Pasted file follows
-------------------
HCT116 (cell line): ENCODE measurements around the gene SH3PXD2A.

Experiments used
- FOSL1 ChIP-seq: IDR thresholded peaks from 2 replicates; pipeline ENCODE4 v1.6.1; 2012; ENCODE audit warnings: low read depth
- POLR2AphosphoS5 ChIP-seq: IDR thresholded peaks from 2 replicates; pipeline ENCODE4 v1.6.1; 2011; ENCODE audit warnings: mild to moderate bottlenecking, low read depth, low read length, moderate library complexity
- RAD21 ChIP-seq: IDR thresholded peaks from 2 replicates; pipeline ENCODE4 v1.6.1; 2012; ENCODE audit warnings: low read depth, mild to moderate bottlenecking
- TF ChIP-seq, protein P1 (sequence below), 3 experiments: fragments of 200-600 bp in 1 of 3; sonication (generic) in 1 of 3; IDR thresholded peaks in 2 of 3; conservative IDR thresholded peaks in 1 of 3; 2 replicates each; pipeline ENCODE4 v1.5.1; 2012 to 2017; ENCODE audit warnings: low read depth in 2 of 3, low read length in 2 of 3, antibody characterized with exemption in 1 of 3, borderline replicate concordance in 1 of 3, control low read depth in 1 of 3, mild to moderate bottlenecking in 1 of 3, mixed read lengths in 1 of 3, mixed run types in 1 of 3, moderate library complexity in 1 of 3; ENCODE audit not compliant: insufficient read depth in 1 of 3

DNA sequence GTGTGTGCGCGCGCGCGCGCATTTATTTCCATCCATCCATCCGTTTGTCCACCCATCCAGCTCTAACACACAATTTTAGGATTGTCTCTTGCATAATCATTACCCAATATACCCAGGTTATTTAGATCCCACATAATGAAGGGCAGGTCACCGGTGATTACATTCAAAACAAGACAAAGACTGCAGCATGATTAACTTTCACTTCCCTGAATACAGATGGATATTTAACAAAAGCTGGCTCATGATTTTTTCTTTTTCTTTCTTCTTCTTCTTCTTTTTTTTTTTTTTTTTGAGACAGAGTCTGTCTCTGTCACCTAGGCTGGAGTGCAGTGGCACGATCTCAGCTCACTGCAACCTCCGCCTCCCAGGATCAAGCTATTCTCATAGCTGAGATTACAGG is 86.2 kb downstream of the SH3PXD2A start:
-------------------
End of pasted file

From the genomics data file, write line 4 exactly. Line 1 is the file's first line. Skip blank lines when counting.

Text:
- POLR2AphosphoS5 ChIP-seq: IDR thresholded peaks from 2 replicates; pipeline ENCODE4 v1.6.1; 2011; ENCODE audit warnings: mild to moderate bottlenecking, low read depth, low read length, moderate library complexity